SEATTLE — In a settlement agreement filed by the Seattle Ethics and Elections Commission Friday, councilmember Kshama Sawant acknowledged several ethics violations related to last February’s “Tax Amazon” initiative, and has agreed to pay $3,515.74 to settle the issue.
The accusations against Sawant include creating posters to support the proposition which included the official seal of Seattle, posting links on Sawant’s city council website to sites supporting the proposition, and spending at least $1,758.87 in city funds to promote the “Tax Amazon” campaign.
The ethics code of Seattle prohibits councilmembers from using city facilities to promote ballot measures and using city resources for other than city purposes.
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According to the settlement document, Sawant acknowledges she violated the ethics code and agreed to pay a fine of $3,515.74, which is two times the amount of the city funds used.
Once the payment is made, both parties agreed to consider the matter resolved.
If Sawant fails to make the payment, the ethics commission may elect to impose a fine of up to $5,000 per violation.
In response, councilmember Kshama Sawant released the following statement:
“Washington state, home to some of the world’s wealthiest billionaires, has the shameful distinction of possessing the country’s most regressive tax system, alongside woefully underfunded social services and unaffordable housing. This is nothing new, of course, yet every year it lands like a ton of bricks on those struggling to survive. The human consequences of this deeply unequal status quo have only been further exacerbated by the COVID-19 crisis.
I have fought to change this since I was first elected in 2013, as a socialist who ran a grassroots campaign calling for a $15 minimum wage, rent control, and taxing big business and the rich.
When I first took office, there were those who speculated whether I would actually carry through on my promises for these allegedly “unrealistic” demands. They soon found out that I meant every word.
Our movements in Seattle have set a powerful example for workers everywhere. We have won the first $15 minimum wage in a major city. We have won the historic Amazon Tax. We have won landmark renters rights laws. As I announced last week, our movement is re-launching our fight for rent control in this deeply unaffordable city.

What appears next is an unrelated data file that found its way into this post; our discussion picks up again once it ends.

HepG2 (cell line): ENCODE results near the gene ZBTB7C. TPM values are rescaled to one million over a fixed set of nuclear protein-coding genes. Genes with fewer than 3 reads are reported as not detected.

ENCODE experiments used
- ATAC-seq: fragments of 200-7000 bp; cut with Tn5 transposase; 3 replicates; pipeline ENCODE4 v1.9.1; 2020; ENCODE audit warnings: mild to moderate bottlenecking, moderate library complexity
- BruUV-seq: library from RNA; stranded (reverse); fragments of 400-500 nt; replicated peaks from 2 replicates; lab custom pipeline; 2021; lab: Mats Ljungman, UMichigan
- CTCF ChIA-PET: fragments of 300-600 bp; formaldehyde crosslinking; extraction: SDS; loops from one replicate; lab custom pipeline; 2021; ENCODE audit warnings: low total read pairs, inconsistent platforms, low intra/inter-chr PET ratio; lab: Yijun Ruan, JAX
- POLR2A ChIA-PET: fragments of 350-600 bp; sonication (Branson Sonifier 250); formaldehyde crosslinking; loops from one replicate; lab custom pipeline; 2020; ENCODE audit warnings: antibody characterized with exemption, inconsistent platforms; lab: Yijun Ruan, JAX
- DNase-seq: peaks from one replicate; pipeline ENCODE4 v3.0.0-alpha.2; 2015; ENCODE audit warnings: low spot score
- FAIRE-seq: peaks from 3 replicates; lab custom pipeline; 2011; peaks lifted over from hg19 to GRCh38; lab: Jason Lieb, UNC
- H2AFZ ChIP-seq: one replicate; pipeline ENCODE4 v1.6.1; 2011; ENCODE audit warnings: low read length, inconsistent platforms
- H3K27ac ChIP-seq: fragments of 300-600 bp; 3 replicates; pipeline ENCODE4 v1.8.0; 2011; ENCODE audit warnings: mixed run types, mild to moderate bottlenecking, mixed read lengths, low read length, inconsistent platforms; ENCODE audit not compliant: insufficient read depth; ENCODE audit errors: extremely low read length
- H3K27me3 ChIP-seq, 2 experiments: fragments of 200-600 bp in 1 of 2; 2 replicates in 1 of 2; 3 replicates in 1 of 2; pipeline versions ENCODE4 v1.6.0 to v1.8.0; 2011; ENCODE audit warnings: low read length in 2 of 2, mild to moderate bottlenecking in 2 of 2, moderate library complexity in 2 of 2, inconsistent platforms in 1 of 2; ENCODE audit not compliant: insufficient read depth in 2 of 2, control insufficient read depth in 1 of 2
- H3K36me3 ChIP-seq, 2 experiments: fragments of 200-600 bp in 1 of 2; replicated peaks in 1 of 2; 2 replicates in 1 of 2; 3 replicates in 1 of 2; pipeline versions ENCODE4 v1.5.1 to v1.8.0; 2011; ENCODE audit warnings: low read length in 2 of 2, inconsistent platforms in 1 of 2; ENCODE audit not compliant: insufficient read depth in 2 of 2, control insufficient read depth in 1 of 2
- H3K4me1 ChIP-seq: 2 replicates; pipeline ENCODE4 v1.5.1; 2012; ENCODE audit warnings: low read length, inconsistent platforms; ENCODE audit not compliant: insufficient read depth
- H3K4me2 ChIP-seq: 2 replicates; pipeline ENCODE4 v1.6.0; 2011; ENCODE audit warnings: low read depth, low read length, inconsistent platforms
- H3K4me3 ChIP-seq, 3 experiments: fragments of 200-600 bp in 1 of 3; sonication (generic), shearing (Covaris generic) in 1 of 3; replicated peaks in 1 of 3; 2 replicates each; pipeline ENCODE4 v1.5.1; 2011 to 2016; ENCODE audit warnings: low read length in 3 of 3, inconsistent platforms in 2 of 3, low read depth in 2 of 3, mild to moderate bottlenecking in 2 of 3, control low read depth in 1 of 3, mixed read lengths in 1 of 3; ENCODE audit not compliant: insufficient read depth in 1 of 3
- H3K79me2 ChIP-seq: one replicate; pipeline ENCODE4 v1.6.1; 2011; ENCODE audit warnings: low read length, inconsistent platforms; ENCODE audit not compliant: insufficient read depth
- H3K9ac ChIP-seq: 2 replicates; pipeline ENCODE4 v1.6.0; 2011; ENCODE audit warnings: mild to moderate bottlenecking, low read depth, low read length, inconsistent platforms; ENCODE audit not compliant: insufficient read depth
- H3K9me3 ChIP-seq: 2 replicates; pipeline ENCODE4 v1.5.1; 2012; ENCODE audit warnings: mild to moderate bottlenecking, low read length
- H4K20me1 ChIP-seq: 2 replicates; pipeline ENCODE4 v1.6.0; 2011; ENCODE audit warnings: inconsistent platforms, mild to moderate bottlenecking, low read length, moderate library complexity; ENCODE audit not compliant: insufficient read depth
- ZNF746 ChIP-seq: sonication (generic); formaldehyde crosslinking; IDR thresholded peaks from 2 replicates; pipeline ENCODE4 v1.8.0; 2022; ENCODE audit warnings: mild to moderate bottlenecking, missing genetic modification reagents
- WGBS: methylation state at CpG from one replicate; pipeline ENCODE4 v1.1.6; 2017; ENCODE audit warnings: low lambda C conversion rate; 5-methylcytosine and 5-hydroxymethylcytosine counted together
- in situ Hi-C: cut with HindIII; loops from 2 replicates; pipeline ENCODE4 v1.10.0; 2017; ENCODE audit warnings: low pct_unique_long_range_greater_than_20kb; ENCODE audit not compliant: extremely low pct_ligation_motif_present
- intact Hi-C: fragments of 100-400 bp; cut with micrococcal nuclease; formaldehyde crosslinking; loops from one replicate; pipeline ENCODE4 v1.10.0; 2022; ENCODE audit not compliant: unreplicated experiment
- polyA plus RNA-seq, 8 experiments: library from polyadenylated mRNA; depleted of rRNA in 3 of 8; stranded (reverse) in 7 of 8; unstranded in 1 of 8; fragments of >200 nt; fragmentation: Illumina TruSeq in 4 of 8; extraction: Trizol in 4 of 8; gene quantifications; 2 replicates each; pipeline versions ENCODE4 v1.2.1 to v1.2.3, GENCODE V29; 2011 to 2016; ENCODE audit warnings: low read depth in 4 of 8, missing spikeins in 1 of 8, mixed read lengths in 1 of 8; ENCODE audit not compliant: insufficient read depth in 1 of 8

Big business and the political establishment are used to getting their way. When they are unable to chew up newly elected progressives and incorporate them into their corrupt system, they try to spit them out altogether.
But the super rich have not gotten their way these last seven years in Seattle, and they were frustrated once more in the 2019 city elections when they tried and failed to buy City Hall. We have defeated them again and again by building powerful movements.
But every part of the political establishment is now on the same page about their desire to remove my socialist council office and push Seattle politics back to the right. So I was not surprised when, on April 1, the Washington State Supreme Court sided with the right-wing recall attack against me, joining the nationwide attack on the right to protest, with now 81 anti-protest laws being introduced around the country.
In that ruling, the court supported the two charges against me for protesting with Black Lives Matter. They ruled, also outrageously, that the $1,758.87 my Council Office spent to fight for an
Amazon Tax last January somehow constituted “malfeasance” or “misfeasance” worthy of my being recalled.
While I was not surprised, it should be said that others with more knowledge of the law and Seattle ethics code than myself were taken aback. In their view, the idea that I had crossed some sort of line in the ethics code was highly questionable at best in the case of a non-existent ballot initiative, but most of all that such a matter certainly did not rise to the level of a recallable offense.
I am no lawyer, and cannot speak definitively about the ethics code. But the Seattle Ethics and Elections Commission (SEEC) has ruled on this matter and I am in no position to dispute their code. I can clearly say, however, as the settlement agreement itself does, that my understanding of the rules regarding ballot initiatives was that I was allowed to use the resources of my office prior to an initiative being filed. Certainly, I did not willfully disregard any ethics rules.